Take a look at Navy veteran Lindsay Church's powerful testimony on how the Dobbs decision impacted her family and the new Veteran Affairs announcement that the VA will begin providing abortion services in certain situations. Dobbs v. Jackson Women’s Health Organization was the Supreme Court case passed this summer that overturned Roe. v. Wade and severely impacted a person’s ability to access an abortion.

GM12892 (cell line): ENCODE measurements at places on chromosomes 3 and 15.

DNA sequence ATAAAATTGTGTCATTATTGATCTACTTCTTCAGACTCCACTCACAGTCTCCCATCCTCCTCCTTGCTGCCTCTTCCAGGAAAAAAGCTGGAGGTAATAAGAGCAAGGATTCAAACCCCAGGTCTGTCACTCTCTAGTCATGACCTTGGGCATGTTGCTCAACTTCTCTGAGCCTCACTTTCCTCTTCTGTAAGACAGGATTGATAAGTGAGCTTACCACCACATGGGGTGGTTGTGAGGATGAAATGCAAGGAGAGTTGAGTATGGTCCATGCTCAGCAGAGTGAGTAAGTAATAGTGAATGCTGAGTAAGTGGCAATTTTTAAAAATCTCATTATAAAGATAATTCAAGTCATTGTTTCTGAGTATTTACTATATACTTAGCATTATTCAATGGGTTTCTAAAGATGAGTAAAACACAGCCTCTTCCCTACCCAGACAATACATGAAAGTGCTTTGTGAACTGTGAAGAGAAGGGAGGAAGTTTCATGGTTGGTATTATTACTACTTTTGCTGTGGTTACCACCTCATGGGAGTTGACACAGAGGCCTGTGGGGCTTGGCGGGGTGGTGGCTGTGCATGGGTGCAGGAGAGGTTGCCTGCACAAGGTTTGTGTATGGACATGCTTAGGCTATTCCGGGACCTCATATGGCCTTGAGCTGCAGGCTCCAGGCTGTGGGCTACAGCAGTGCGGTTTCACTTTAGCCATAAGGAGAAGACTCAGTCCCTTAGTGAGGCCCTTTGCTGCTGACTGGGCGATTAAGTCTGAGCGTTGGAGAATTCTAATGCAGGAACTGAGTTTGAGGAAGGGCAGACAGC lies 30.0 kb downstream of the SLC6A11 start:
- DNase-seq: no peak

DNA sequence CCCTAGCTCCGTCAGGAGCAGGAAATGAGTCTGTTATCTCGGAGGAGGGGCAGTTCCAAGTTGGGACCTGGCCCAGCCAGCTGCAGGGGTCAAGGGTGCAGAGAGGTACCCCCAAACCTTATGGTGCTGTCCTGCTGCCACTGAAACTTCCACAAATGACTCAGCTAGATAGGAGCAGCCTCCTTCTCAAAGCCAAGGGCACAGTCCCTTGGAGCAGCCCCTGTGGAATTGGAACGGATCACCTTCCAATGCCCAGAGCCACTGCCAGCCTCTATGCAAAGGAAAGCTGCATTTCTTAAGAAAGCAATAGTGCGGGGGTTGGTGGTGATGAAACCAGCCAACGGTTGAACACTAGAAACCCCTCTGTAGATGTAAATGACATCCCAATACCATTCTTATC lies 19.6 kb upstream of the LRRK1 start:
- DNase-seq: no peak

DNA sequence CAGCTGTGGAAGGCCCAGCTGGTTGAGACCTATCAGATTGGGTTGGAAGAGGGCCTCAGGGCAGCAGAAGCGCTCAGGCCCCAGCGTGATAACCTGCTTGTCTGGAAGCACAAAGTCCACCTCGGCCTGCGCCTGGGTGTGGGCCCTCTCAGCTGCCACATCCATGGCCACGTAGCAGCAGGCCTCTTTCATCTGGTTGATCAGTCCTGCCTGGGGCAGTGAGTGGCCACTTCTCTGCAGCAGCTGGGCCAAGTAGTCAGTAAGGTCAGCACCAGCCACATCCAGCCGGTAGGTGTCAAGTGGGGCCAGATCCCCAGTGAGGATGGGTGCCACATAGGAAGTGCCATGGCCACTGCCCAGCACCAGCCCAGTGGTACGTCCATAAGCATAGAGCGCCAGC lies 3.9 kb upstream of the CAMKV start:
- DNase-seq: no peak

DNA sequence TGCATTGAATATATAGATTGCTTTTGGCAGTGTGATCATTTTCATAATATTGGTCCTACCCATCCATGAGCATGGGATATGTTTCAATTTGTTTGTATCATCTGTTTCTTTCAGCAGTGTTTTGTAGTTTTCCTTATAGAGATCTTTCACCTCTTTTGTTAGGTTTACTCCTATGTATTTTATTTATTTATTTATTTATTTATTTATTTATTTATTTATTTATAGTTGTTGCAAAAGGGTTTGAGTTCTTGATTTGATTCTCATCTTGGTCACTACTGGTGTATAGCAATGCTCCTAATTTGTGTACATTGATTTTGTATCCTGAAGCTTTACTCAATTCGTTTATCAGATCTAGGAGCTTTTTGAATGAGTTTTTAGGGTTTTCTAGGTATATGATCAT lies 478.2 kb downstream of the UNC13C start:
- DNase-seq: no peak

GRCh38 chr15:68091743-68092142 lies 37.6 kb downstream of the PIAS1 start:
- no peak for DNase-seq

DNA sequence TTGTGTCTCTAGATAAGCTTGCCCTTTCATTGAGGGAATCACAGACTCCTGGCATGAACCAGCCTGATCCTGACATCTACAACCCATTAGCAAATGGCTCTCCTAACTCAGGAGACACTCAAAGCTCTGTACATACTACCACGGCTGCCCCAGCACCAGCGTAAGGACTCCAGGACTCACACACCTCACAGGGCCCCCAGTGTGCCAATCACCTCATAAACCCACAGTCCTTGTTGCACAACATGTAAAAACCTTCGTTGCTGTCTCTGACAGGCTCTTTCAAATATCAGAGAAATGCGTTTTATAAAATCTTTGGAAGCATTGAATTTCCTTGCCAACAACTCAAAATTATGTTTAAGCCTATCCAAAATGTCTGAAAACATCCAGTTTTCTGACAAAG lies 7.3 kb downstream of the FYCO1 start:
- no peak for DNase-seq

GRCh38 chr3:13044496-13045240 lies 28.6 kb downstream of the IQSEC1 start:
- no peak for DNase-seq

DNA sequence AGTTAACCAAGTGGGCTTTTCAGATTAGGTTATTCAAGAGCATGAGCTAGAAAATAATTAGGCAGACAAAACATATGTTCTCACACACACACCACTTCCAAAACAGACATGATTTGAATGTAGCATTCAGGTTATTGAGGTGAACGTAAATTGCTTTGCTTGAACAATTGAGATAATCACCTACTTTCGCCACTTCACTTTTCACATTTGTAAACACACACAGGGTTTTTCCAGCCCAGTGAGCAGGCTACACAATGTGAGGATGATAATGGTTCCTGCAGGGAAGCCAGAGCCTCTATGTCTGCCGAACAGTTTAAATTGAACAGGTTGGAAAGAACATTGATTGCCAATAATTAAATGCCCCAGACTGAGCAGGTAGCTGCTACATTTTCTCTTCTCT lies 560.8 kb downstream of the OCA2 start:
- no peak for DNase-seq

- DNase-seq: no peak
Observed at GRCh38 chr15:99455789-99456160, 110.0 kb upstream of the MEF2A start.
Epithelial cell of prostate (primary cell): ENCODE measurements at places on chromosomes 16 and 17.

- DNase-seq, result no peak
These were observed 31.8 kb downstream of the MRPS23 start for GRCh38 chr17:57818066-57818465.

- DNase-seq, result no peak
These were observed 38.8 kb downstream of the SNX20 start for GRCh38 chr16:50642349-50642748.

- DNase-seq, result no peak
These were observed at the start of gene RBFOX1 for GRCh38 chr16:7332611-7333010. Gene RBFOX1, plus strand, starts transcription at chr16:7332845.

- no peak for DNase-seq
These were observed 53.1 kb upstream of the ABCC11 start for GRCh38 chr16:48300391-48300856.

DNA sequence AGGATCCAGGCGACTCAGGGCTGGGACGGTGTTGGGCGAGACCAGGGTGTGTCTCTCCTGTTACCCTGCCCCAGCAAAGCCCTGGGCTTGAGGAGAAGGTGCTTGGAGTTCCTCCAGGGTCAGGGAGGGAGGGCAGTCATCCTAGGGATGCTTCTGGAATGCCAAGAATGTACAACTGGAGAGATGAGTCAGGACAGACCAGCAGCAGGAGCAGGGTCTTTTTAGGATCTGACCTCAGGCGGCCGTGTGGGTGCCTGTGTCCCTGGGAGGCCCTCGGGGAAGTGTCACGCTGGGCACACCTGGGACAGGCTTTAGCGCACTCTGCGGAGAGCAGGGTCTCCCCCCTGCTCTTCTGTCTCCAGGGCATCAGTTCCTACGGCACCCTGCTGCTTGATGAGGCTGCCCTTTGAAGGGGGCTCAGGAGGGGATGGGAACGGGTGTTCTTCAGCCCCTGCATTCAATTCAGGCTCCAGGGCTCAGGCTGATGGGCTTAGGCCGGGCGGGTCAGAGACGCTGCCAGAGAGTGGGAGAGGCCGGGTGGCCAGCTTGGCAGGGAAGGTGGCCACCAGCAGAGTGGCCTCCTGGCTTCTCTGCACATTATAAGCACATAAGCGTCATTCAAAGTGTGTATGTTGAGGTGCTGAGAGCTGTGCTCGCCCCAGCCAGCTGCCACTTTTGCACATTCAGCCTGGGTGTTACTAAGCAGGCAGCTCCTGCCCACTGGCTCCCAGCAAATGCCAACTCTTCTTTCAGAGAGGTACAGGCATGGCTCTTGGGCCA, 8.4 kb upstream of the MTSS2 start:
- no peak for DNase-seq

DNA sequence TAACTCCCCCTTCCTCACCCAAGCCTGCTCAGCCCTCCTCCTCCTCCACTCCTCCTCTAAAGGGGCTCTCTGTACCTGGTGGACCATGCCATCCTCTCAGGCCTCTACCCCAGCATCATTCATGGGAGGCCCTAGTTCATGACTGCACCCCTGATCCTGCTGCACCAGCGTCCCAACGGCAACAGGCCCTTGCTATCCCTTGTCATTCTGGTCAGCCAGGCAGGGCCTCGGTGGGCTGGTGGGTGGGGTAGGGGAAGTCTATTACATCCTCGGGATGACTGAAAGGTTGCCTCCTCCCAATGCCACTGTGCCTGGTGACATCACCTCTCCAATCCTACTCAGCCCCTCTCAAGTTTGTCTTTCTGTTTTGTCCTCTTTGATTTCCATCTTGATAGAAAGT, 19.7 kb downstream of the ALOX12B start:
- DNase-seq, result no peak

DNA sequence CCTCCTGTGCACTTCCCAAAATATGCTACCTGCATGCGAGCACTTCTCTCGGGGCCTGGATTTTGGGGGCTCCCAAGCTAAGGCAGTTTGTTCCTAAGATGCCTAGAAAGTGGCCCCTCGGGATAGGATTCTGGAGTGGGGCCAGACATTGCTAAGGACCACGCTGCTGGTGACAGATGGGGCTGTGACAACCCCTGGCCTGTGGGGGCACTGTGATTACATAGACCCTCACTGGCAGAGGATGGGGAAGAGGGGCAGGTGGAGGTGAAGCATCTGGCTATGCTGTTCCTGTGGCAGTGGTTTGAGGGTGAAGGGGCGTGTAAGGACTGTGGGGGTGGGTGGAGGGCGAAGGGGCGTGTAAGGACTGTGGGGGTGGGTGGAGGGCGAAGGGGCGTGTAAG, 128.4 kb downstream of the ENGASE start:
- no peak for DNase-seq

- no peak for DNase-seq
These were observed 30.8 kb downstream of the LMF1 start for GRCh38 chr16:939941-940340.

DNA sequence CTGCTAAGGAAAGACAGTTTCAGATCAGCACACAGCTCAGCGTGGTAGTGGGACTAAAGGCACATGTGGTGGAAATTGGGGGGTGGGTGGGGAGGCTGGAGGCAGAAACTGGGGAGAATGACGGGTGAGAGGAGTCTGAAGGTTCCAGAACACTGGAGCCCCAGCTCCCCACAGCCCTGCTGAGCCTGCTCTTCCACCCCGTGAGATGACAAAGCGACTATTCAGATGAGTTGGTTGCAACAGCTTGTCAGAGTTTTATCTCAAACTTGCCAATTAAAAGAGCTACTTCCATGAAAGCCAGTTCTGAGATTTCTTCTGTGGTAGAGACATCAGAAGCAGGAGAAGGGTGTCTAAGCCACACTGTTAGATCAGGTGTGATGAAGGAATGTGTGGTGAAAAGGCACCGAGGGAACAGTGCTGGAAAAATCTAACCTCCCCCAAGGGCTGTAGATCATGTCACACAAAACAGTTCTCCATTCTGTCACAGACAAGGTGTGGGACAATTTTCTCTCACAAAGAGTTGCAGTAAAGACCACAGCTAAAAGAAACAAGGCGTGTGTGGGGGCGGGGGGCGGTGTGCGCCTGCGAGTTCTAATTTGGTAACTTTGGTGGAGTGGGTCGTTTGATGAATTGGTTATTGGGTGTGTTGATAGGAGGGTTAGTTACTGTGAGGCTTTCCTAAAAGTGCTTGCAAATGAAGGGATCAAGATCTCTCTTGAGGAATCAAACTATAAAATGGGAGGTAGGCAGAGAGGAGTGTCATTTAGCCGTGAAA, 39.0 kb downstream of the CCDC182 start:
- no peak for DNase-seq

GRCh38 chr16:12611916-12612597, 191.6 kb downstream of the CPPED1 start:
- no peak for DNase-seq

CHURCH: “Last year my wife Jess and I began planning to start a family. We were excited and nervous but it was clear we couldn't turn to VA for support for two reasons. First, VA offers fertility treatment to veterans when it's caused by a service-connected disability, but only some and mine didn't qualify. Second, we're in a same-sex marriage and VA limits IUI and IVF to legally married veterans with opposite sex gametes. In spite of it all, we began our journey to starting a family last fall. We worked with the fertility clinic and developed a care plan, most of which we paid for out of pocket. In April, we attempted IUI for the first time. While waiting to learn if Jess was pregnant, the draft Supreme Court opinion in the Dobbs. V Jackson case was leaked. Four days later, we learned Jess was pregnant and celebrated the happiest and scariest moment of our lives. The decision in Dobbs was delivered on June 24th. Two weeks later, we learned during a routine ultrasound our child's abdomen was distended to the point of concern. It took 33 days and into Jess’s 16th week of the pregnancy to get the test we needed to understand that our childhood had a fetal bladder deformity and couldn't produce amniotic fluid. Through it all, we felt like we were racing a clock. We knew the day we had to make a decision or we may be forced to leave the state to get an abortion. The moral injury of having served a country to protect a constitution that no longer protected my family when we needed it most was absolutely devastating. We made the most painful and most compassionate decision for the child we loved so much, to end the pregnancy. We wanted our baby more than anything in the world but we couldn't imagine a life where all they knew was suffering. I was born with a severe genetic deformity, and I couldn't imagine this life for them. At Jess's pre-op for a dilation and evacuation procedure we learned our baby had no heartbeat and had passed days prior. The procedure for a second trimester miscarriage was the same as it was for an abortion. The only thing that changed was the urgency for care. She accessed care, not through CHAMPVA or Tricare, which Jess qualifies for, but through a community based clinic in Richmond, Virginia. She accessed care because state insurance covered the procedure, we had non-VA providers and we live in a state that didn't restrict access. VA’s new reproductive health services policy will allow veterans’ family members and caretakers to access abortion counseling and abortion care in the case of rape and incest and when the pregnancy threatens the life or health of the patient. This policy will save lives. It'll save the lives of veterans and families across the country living in states that limit or completely ban abortion. Worried in place one month earlier, my family could have turned to VA for care. For the policy to serve the veterans who are most likely to need access to care and least likely to have it, including racial and ethnic minorities and those living in poverty, it's imperative that Congress passed comprehensive national policy to protect abortion and other reproductive health services. Finally, as I mentioned earlier in this testimony, I received nearly all of my care through VA for 10 years. For a decade, I've navigated a health system that's unable to see, understand, or serve veterans like me. I expect that if I choose VA for care, I'll be consistently misgendered, treated like I don't belong or don't matter, and I won't be safe in VA facilities. Last year, I was harassed by a Richmond VA staff member while using a woman's restroom. It wasn't the first time I’ve experience VA harassment nor was it the last, but it was what pushed me to finally seek care outside of VA. I'm one of many veterans leaving VA because the department isn't equipped to provide positive patient health experiences for women and gender minority veterans. From motto’s to pronouns to bathrooms, many fear using VA because it continues to be traumatizing. No one should have to endure what we do for health care. Thank you for the opportunity to testify. I look forward to your questions.”